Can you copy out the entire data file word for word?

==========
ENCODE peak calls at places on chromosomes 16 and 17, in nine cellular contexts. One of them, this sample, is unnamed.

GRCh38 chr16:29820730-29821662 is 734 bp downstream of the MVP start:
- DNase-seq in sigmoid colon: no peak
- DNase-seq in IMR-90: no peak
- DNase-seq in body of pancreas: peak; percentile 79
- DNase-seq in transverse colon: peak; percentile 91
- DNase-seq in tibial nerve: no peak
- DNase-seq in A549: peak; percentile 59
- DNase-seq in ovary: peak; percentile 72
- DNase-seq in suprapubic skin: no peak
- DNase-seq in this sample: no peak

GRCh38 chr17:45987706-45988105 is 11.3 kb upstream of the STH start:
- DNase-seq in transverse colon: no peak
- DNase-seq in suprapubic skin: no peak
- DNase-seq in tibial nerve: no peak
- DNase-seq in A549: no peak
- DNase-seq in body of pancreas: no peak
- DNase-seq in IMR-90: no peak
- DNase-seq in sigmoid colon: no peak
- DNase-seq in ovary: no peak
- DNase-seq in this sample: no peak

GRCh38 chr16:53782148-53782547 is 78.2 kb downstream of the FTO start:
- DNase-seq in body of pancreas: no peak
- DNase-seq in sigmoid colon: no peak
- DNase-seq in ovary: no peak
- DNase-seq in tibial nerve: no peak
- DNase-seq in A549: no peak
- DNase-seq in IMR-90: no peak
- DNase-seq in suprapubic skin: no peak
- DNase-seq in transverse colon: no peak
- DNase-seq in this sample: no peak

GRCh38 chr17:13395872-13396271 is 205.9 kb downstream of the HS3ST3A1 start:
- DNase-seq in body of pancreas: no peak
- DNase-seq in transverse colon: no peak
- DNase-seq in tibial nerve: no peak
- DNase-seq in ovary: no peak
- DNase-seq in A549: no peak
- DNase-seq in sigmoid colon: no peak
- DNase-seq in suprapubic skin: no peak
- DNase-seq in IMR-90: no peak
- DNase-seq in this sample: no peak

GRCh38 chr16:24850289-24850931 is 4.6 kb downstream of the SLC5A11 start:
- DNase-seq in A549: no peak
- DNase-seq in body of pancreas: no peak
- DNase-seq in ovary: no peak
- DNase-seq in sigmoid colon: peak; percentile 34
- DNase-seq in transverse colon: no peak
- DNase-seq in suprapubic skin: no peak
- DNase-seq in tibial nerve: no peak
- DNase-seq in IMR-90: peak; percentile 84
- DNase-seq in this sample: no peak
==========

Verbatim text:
ENCODE peak calls at places on chromosomes 16 and 17, in nine cellular contexts. One of them, this sample, is unnamed.

GRCh38 chr16:29820730-29821662 is 734 bp downstream of the MVP start:
- DNase-seq in sigmoid colon: no peak
- DNase-seq in IMR-90: no peak
- DNase-seq in body of pancreas: peak; percentile 79
- DNase-seq in transverse colon: peak; percentile 91
- DNase-seq in tibial nerve: no peak
- DNase-seq in A549: peak; percentile 59
- DNase-seq in ovary: peak; percentile 72
- DNase-seq in suprapubic skin: no peak
- DNase-seq in this sample: no peak

GRCh38 chr17:45987706-45988105 is 11.3 kb upstream of the STH start:
- DNase-seq in transverse colon: no peak
- DNase-seq in suprapubic skin: no peak
- DNase-seq in tibial nerve: no peak
- DNase-seq in A549: no peak
- DNase-seq in body of pancreas: no peak
- DNase-seq in IMR-90: no peak
- DNase-seq in sigmoid colon: no peak
- DNase-seq in ovary: no peak
- DNase-seq in this sample: no peak

GRCh38 chr16:53782148-53782547 is 78.2 kb downstream of the FTO start:
- DNase-seq in body of pancreas: no peak
- DNase-seq in sigmoid colon: no peak
- DNase-seq in ovary: no peak
- DNase-seq in tibial nerve: no peak
- DNase-seq in A549: no peak
- DNase-seq in IMR-90: no peak
- DNase-seq in suprapubic skin: no peak
- DNase-seq in transverse colon: no peak
- DNase-seq in this sample: no peak

GRCh38 chr17:13395872-13396271 is 205.9 kb downstream of the HS3ST3A1 start:
- DNase-seq in body of pancreas: no peak
- DNase-seq in transverse colon: no peak
- DNase-seq in tibial nerve: no peak
- DNase-seq in ovary: no peak
- DNase-seq in A549: no peak
- DNase-seq in sigmoid colon: no peak
- DNase-seq in suprapubic skin: no peak
- DNase-seq in IMR-90: no peak
- DNase-seq in this sample: no peak

GRCh38 chr16:24850289-24850931 is 4.6 kb downstream of the SLC5A11 start:
- DNase-seq in A549: no peak
- DNase-seq in body of pancreas: no peak
- DNase-seq in ovary: no peak
- DNase-seq in sigmoid colon: peak; percentile 34
- DNase-seq in transverse colon: no peak
- DNase-seq in suprapubic skin: no peak
- DNase-seq in tibial nerve: no peak
- DNase-seq in IMR-90: peak; percentile 84
- DNase-seq in this sample: no peak